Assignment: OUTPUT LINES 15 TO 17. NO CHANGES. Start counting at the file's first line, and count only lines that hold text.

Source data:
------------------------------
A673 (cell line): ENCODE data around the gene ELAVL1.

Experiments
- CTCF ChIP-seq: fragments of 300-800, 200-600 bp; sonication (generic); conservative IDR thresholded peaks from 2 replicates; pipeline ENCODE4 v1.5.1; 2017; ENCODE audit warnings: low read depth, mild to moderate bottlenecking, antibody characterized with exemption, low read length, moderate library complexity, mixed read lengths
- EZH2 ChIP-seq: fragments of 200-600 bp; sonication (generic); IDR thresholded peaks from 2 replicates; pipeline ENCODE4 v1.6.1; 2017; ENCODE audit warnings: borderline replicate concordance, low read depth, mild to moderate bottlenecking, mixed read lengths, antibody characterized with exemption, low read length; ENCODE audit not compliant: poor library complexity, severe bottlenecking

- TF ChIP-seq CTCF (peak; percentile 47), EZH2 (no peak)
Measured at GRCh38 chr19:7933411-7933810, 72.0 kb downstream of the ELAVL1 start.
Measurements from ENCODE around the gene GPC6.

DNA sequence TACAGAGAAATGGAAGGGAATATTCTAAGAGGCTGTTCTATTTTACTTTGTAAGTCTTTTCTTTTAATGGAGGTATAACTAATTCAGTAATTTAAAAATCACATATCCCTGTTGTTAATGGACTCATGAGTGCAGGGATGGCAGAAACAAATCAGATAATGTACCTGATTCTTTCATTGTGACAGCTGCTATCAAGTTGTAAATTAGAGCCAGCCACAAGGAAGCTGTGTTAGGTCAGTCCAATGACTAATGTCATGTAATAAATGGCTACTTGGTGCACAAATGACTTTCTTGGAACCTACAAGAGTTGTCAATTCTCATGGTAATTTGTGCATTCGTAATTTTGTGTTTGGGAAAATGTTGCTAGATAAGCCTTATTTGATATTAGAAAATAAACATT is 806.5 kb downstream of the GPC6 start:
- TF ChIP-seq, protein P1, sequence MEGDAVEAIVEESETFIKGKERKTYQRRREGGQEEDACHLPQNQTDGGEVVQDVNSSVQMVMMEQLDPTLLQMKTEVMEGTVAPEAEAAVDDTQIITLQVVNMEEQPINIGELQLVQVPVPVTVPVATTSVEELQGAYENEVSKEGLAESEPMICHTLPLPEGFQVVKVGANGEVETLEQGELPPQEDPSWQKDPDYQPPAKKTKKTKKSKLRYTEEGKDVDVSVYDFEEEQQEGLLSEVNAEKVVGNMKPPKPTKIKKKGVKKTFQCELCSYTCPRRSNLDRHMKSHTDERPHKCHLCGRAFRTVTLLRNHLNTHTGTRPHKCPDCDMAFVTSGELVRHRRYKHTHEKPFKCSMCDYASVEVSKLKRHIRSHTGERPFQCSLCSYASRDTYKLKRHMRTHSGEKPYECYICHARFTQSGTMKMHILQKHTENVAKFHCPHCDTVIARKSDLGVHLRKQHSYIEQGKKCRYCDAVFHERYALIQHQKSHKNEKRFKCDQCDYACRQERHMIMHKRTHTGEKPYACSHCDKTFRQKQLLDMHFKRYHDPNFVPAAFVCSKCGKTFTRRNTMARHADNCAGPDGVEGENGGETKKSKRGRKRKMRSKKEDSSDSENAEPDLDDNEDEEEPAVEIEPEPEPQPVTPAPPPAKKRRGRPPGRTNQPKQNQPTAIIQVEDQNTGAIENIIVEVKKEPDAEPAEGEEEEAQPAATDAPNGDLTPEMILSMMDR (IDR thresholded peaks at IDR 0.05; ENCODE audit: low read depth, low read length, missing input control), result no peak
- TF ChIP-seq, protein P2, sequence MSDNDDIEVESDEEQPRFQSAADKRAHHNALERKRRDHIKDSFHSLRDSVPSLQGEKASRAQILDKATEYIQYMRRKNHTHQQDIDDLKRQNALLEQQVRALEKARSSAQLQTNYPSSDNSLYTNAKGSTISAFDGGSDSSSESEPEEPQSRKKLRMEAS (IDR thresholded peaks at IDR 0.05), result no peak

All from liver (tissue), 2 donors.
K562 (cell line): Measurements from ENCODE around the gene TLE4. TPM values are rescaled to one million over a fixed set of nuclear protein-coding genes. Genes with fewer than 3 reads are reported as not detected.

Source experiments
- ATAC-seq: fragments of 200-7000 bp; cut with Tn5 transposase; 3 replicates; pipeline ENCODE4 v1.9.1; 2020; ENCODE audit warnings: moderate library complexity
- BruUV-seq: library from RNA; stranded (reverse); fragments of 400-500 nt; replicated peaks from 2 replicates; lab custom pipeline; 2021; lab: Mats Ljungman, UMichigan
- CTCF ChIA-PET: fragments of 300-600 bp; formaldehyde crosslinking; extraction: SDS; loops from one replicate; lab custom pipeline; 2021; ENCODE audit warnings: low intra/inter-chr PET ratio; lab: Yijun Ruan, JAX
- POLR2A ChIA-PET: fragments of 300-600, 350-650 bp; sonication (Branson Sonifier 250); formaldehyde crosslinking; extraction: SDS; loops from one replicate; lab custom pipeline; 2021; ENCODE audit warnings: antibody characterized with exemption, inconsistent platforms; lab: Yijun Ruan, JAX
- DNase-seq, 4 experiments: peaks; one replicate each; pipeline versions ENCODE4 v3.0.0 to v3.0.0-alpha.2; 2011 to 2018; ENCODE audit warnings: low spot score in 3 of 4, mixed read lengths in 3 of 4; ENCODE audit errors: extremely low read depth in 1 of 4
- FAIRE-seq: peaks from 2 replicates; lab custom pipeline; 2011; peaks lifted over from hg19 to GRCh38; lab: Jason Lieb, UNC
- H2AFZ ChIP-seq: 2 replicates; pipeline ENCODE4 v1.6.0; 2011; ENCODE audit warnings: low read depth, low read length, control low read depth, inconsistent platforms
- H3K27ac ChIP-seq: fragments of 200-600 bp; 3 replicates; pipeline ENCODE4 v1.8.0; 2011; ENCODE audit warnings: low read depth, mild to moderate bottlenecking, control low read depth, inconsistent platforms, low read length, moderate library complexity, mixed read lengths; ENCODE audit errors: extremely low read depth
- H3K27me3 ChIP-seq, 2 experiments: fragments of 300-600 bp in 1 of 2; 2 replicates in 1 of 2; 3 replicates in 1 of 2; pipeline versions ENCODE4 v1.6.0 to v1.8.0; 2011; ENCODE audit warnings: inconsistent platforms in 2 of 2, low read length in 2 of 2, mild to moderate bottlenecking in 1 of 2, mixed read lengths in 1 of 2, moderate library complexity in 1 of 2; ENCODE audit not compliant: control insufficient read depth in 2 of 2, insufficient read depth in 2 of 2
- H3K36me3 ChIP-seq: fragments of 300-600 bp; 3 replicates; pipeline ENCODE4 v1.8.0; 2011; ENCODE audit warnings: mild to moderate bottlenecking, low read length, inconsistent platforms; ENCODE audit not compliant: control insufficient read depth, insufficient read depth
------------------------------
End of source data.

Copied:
- BruUV-seq: library from RNA; stranded (reverse); fragments of 400-500 nt; replicated peaks from 2 replicates; lab custom pipeline; 2021; lab: Mats Ljungman, UMichigan
- CTCF ChIA-PET: fragments of 300-600 bp; formaldehyde crosslinking; extraction: SDS; loops from one replicate; lab custom pipeline; 2021; ENCODE audit warnings: low intra/inter-chr PET ratio; lab: Yijun Ruan, JAX
- POLR2A ChIA-PET: fragments of 300-600, 350-650 bp; sonication (Branson Sonifier 250); formaldehyde crosslinking; extraction: SDS; loops from one replicate; lab custom pipeline; 2021; ENCODE audit warnings: antibody characterized with exemption, inconsistent platforms; lab: Yijun Ruan, JAX